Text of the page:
VAR acts like a catalyst, in that it unearths these unpleasant things and drags them into the limelight. It exposes the PGMOL and the Premier League as what they truly are: a sheltered workshop for the visually and otherwise impaired.

And I’m sick of these organisations. Sick to the fucking core. The PL is broken beyond repair. There has been too much bullshit accumulated over the years, and the toilet is full to the brim, if not comfortably overflowed. Trying to flush it is not gonna end well, it’s properly clogged.
In the match thread madchenKliop wrote something along the lines of “this is how people vote for Trump”. It seems unrelated at first but I think he might be on to something here. I feel a simmering rage and helplessness when it comes to football and officials, to the point where I just want to burn it to the ground. Get the wrecking balls out and tear that joke of a league down. I wanna see the fear in their eyes and I couldn’t care less how it’s done.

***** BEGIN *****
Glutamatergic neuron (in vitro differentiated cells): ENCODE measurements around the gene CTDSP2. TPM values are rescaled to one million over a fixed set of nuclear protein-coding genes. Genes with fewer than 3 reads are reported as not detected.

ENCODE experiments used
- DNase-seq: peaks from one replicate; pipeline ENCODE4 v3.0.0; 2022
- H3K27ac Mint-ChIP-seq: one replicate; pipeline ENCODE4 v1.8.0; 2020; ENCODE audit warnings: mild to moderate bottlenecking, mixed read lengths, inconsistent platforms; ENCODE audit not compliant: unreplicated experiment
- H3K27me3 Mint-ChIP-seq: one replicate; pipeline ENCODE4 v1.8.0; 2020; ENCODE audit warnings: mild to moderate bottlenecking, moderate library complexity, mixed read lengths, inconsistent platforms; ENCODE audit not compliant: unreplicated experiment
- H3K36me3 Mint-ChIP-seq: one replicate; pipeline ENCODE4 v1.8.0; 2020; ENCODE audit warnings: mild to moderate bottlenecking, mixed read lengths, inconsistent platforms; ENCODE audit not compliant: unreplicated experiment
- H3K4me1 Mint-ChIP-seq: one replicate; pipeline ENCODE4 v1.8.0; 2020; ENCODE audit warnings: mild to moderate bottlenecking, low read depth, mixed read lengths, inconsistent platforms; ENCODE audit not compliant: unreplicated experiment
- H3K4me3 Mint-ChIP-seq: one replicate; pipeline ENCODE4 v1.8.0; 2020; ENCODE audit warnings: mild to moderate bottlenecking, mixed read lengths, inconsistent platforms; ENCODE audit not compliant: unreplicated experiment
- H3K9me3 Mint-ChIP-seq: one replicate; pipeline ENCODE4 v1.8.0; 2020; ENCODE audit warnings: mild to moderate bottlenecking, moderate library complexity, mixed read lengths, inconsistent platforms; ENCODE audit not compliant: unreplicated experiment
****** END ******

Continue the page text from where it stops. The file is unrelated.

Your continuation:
The FA, Jordan “bottom of the trash” Pickford, the broadcasting companies, the PL and the PGMOL, they can all eat shit and die as far as I am concerned. Can fuck off to where the pepper grows. They’re destroying something I love and I fucking hate them for it.

3 -Schallis11 with some VAR facts and figures:

This was a VAR breakdown for Liverpool BEFORE today’s game (from ESPN). Tell me there’s no bias:

Overturns: 9
Leading to goals for: 0
Disallowed goals for: 5
Leading to goals against: 2
Disallowed goals against: 0
Net goal score: -7
Subjective decisions for: 1
Subjective decisions against: 3
Net subjective score: -2
Penalties for / against: 0 / 3

4 – Anthony O’Brien on the issue of broadcasting and the 12.30 Saturday slot:

Unless the broadcasters are particularly shortsighted, then the duty of care to the shareholders may well be best served by not picking the Wednesday night teams for a 12.30 Saturday match.